So far, when we wanted something in one part of our system to effect an action in another part of the system, we have used  a quasi-direct connection to do so, where through a series of unequivocal delegations the action is invoked.   The key thing to note here is the lack of any sort of conditionals or choices along the way.   In general, this sort of connection between cause and effect is the most desired, but the implicit requirement for such architectures is the ability to install intelligent objects (here, the lambdas) as the effecting agents.

Unfortunately, the real world is often not so accommodating when one has to interface with other systems or is constrained by other engineering requirements such as speed and/or memory footprint.   In particular, the indications issued by the rest of the system that a particular action is desired is often embodied, not in the form of a behavior execution (e.g. calling the apply method of a lambda) but rather in the form of the passing of a "dumb" identifier value of some sort.

Traditional procedural programming would use an if-else stack or equivalently, a switch statement to branch the program flow based on the identifier value.   This sort of architecture, while small and generally fast, is inflexible and non-extensible.   Systems that require much higher levels of  flexibility and extensibility use a delegation-based approach called "action maps".   Gaming systems are very common place to find action map architectures because of their need to handle a wide variety of arbitrary behaviors.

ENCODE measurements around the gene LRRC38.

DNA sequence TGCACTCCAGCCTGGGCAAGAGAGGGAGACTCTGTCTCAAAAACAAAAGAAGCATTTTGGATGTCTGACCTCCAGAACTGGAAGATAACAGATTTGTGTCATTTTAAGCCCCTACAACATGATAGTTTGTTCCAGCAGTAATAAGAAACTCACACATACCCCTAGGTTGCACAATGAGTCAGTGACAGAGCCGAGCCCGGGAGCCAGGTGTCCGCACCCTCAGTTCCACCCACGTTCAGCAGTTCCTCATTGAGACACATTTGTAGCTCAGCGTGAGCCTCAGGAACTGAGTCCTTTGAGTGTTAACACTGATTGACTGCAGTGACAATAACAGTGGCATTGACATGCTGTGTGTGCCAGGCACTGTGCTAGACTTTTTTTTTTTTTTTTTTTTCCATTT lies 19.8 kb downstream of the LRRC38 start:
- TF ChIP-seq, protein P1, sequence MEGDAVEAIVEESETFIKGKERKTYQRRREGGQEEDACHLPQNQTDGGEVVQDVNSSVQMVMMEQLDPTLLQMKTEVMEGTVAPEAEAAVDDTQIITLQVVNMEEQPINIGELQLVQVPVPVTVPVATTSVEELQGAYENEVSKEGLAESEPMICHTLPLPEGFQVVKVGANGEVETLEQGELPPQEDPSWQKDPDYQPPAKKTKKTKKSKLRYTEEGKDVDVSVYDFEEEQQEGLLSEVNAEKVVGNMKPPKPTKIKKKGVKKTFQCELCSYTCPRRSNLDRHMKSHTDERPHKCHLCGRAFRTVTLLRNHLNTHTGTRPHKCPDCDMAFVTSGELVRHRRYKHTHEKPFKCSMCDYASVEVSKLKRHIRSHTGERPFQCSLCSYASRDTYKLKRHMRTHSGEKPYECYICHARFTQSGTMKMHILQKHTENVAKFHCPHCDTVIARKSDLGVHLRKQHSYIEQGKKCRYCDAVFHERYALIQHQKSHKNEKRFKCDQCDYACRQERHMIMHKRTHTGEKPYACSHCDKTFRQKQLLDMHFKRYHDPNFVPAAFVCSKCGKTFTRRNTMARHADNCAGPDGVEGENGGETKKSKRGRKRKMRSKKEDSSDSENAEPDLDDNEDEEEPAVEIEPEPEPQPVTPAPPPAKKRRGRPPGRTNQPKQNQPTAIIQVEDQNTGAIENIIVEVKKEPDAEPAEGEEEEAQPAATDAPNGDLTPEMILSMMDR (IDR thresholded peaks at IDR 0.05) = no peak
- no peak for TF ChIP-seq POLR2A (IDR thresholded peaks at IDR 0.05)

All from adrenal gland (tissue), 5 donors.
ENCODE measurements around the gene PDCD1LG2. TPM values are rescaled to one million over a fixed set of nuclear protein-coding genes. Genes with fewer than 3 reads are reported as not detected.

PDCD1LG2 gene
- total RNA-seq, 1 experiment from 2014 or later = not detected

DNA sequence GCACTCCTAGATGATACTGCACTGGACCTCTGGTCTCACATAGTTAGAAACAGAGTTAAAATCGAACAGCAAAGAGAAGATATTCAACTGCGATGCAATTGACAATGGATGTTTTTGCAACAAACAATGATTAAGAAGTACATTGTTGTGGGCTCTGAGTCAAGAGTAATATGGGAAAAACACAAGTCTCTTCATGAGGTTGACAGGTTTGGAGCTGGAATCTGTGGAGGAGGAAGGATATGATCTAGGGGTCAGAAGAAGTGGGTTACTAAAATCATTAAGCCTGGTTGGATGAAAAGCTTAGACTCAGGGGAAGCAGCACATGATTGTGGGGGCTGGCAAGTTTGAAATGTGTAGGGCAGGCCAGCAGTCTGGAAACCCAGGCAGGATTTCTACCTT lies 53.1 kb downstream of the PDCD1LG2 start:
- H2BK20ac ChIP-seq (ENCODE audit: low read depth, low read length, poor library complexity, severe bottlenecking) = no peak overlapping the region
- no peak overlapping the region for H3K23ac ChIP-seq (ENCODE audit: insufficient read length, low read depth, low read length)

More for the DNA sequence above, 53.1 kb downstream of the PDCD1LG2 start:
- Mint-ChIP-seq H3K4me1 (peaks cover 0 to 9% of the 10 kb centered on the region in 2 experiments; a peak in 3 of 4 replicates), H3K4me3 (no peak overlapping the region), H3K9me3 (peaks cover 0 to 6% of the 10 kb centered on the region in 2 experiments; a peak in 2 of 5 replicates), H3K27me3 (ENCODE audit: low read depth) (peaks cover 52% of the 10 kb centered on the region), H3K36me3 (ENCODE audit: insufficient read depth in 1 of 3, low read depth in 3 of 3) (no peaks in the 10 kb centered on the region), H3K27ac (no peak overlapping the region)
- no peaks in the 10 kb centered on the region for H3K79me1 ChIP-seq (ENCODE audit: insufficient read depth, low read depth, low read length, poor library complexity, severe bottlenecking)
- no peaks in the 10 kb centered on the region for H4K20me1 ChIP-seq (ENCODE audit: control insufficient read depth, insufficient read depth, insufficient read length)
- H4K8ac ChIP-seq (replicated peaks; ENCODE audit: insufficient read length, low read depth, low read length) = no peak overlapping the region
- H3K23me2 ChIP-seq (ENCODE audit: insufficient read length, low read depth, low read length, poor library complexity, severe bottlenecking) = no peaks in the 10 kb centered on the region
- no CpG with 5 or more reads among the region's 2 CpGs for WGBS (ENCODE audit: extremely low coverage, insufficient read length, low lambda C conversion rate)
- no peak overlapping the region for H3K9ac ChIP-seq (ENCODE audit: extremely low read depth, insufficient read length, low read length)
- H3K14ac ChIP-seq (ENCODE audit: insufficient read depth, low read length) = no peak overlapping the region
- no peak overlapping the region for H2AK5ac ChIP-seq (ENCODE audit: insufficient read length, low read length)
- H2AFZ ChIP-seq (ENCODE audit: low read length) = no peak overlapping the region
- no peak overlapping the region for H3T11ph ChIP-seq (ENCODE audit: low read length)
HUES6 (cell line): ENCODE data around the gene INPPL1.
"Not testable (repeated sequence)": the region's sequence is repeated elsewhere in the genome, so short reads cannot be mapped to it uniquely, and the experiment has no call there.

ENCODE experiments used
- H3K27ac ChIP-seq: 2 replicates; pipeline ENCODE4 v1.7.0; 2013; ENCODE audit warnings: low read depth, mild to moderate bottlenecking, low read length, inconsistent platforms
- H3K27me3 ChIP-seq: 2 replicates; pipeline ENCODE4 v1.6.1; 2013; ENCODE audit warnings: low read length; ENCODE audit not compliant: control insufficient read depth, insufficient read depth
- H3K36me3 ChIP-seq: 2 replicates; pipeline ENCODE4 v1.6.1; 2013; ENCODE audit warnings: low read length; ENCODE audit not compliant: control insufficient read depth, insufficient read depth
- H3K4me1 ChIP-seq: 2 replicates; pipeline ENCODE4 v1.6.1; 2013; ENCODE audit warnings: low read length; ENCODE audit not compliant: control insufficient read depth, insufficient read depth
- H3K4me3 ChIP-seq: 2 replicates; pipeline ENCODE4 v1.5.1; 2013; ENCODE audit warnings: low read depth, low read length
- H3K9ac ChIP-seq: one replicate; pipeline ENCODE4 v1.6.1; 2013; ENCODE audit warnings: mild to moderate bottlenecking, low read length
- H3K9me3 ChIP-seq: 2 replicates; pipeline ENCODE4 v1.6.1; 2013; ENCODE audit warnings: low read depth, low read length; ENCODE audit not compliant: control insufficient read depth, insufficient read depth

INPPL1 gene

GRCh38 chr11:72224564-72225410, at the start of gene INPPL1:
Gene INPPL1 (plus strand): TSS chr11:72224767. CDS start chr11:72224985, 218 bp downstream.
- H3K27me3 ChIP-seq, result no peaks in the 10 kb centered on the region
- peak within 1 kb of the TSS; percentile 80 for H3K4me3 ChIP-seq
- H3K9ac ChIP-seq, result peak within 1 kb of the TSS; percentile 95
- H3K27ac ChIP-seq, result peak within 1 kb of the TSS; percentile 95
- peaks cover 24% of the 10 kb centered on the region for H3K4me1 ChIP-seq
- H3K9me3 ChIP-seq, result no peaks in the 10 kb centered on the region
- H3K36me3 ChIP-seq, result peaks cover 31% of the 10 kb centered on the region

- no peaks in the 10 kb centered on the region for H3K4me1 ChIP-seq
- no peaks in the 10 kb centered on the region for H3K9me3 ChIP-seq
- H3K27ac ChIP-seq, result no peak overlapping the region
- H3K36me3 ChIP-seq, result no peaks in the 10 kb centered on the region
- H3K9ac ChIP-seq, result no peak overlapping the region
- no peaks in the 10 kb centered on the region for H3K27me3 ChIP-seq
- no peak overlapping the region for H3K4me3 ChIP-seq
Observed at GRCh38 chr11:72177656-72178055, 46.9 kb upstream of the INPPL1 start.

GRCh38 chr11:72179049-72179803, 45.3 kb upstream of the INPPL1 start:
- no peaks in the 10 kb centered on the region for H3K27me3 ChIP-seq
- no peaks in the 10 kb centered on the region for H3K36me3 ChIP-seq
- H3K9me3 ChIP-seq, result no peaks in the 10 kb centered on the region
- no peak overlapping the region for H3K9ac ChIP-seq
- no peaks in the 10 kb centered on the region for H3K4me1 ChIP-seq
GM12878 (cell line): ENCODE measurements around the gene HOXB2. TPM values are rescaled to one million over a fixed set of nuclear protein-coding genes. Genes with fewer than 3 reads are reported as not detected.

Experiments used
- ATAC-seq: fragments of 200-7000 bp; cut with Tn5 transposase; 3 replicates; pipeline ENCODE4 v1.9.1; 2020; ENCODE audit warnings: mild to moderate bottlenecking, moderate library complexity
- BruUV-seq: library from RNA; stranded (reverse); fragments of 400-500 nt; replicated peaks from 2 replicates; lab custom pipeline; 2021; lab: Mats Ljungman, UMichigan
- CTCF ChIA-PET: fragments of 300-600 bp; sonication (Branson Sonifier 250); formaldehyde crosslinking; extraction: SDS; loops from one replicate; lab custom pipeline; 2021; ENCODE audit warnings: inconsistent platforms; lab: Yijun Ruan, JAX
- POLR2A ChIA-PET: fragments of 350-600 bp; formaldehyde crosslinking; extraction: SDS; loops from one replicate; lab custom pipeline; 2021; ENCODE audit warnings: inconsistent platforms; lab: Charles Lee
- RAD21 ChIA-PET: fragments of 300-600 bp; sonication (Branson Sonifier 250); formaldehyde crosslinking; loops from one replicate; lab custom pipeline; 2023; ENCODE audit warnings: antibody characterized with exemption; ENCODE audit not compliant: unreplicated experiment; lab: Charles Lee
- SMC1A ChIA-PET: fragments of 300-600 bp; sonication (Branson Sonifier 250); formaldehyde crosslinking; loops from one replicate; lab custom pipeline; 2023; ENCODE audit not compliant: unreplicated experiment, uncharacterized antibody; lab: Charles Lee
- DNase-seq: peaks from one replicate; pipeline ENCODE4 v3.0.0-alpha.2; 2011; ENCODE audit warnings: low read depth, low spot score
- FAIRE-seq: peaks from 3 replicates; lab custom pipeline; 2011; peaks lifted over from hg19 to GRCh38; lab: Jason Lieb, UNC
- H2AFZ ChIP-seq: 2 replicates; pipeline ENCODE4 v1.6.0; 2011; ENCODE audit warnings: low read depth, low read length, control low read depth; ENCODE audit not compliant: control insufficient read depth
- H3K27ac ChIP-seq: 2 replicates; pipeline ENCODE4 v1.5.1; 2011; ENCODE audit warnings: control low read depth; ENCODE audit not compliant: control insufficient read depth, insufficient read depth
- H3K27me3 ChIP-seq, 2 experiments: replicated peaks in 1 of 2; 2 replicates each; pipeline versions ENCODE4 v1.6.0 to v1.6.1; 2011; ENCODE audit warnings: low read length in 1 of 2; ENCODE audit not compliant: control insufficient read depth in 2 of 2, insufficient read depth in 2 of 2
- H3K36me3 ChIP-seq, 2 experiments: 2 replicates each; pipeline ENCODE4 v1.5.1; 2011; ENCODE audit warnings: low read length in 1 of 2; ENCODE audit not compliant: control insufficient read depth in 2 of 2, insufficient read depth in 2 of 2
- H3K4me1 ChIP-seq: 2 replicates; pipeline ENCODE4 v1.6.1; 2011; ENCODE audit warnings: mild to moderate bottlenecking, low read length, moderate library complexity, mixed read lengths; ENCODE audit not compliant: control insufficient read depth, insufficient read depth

Fundamentally, an action map is a mapping that takes an identifier value and maps it to a lambda.   One gives the action map the identifier and the action map returns a lambda which is then executed.  Typically, this is implemented using a hashtable (dictionary).   One can think of an action map as an adapter that converts the dumb identifier value interface into the smarter lambda interface that we used before.

  action map

For situations where there are a large number of options, action maps are actually more efficient because their complexity scales with order 1 while if-else stacks scale as order N.   If the identifiers can be restricted to being consecutive integers, the action map can be further optimized to be an array or a vector, making the dispatching process very fast.

The Java keyboard management system uses an action map architecture, though in a slightly more convoluted 2-step system:

  1. javax.swing.InputMap: This maps a KeyStroke to an arbitrary identifier Object.  All the GUI components we use, particularly the panel upon which the animations are performed have a method to retrieve an InputMap that is used when that component has focus (JComponent.getInputMap). This identifier object can be a String, so an easy and unique identifier to use is the concatenation of the key name  (see the documentation for KeyEvent) and the toString() of the lambda.